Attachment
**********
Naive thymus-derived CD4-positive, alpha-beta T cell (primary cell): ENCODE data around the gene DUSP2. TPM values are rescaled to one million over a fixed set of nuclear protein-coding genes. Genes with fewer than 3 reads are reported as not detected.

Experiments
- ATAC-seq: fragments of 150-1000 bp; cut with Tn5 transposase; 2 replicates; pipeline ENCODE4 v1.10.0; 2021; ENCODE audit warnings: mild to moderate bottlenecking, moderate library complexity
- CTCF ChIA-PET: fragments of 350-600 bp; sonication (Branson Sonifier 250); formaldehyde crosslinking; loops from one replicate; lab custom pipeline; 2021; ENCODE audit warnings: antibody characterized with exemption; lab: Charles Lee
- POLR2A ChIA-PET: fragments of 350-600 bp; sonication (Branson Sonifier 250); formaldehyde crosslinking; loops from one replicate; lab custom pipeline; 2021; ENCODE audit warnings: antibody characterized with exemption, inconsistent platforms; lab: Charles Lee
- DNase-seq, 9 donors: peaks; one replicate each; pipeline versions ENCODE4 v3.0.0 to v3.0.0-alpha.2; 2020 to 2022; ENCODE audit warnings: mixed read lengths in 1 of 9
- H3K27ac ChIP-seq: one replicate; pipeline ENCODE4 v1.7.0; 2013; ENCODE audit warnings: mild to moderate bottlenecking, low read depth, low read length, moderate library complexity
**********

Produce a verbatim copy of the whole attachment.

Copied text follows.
Naive thymus-derived CD4-positive, alpha-beta T cell (primary cell): ENCODE data around the gene DUSP2. TPM values are rescaled to one million over a fixed set of nuclear protein-coding genes. Genes with fewer than 3 reads are reported as not detected.

Experiments
- ATAC-seq: fragments of 150-1000 bp; cut with Tn5 transposase; 2 replicates; pipeline ENCODE4 v1.10.0; 2021; ENCODE audit warnings: mild to moderate bottlenecking, moderate library complexity
- CTCF ChIA-PET: fragments of 350-600 bp; sonication (Branson Sonifier 250); formaldehyde crosslinking; loops from one replicate; lab custom pipeline; 2021; ENCODE audit warnings: antibody characterized with exemption; lab: Charles Lee
- POLR2A ChIA-PET: fragments of 350-600 bp; sonication (Branson Sonifier 250); formaldehyde crosslinking; loops from one replicate; lab custom pipeline; 2021; ENCODE audit warnings: antibody characterized with exemption, inconsistent platforms; lab: Charles Lee
- DNase-seq, 9 donors: peaks; one replicate each; pipeline versions ENCODE4 v3.0.0 to v3.0.0-alpha.2; 2020 to 2022; ENCODE audit warnings: mixed read lengths in 1 of 9
- H3K27ac ChIP-seq: one replicate; pipeline ENCODE4 v1.7.0; 2013; ENCODE audit warnings: mild to moderate bottlenecking, low read depth, low read length, moderate library complexity